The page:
Your Brain on Teaching and Learning: Series One
What is Brain Plasticity?
Brain plasticity is the brain’s ability to reorganize and restructure itself throughout a person’s lifetime. It is a result of the brain’s ability to form new neural connections and strengthen existing ones based on the activities we engage in and the information we process. Factors such as learning, exercise, diet, and environmental stimuli can all influence brain plasticity. Recent research has shown that educators who understand the basics of brain plasticity can design courses that promote and accelerate learning and retention.
Why is Brain Plasticity Important?
Brain plasticity offers several benefits in the field of education, including:
Improving Instructional Strategies:
- By understanding the principles of brain plasticity, educators can design and deliver their content in a way that takes advantage of the brain’s ability to change and adapt.
- Experiential learning, as an example, can reinforce neural connections in authentic contexts, and designing courses that create a challenging learning environment can promote long-term retention of information and develop students’ ability to transfer their knowledge to different contexts.
Enhancing Student Learning and Well-being:
- Incorporating the principles of brain plasticity into classrooms can lead to improved academic performance, authentic engagement, and better holistic outcomes.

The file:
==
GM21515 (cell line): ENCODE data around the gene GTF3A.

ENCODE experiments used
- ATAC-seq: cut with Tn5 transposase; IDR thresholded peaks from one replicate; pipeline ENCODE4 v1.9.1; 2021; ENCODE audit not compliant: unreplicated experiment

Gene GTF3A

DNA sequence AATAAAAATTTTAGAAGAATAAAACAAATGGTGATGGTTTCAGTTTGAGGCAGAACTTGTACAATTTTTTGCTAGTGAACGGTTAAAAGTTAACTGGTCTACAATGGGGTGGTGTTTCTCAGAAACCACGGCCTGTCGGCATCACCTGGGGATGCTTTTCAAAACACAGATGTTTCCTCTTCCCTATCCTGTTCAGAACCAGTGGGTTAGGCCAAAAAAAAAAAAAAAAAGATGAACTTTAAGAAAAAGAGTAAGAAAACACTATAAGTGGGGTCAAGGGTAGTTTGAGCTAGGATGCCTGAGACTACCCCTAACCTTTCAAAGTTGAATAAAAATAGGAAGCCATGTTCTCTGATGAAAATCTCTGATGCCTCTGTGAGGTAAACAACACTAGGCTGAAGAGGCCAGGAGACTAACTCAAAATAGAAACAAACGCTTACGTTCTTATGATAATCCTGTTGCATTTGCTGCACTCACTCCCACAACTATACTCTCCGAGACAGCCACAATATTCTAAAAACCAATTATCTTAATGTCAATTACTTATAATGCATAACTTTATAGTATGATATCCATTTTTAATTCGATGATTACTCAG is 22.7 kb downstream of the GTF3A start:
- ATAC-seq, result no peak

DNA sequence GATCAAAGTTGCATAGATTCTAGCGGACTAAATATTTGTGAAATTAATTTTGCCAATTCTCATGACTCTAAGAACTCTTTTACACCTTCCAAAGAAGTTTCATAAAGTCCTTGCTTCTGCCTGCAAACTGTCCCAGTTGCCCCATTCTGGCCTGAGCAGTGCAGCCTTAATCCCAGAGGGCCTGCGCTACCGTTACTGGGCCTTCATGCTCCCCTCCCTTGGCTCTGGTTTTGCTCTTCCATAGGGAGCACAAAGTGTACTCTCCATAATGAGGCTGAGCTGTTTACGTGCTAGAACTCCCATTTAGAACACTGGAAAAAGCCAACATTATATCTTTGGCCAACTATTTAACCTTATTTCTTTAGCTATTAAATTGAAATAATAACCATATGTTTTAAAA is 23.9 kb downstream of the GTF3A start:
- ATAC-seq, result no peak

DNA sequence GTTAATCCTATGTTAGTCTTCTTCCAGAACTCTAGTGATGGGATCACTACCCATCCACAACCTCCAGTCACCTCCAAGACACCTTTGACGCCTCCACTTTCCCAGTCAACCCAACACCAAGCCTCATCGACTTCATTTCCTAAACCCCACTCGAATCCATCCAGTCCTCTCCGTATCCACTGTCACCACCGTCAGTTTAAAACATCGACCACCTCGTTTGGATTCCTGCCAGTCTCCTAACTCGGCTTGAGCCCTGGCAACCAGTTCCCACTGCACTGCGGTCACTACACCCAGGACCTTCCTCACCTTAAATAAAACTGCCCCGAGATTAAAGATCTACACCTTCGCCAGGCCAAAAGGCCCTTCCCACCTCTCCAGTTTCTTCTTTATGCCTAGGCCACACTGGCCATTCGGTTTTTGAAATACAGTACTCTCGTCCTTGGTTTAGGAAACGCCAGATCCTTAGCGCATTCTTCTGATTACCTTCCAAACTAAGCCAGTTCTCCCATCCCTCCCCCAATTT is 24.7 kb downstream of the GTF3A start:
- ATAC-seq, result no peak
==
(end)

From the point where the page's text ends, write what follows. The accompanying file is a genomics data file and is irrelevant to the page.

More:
- By drawing students into the content naturally, educators can create an environment where students are encouraged to learn and continue learning throughout their lives.
- Research in the field of brain plasticity can lead to new discoveries about how the brain works, which can have wide-ranging implications for medicine, psychology, education, and neuroscience, among other fields.
- By staying up to date on the latest research in brain plasticity, individuals can contribute to the advancement of knowledge in these respective fields.
Herculano-Houzel, S. (2017). The human brain in numbers: a linearly scaled-up primate brain. Frontiers in Human Neuroscience, 11, 1-11. doi: 10.3389/fnhum.2017.0034
Katz, B., & Kolodny, O. (2016). Teachers’ knowledge of brain plasticity and education: A review. Educational Psychology Review, 28(3), 645-651.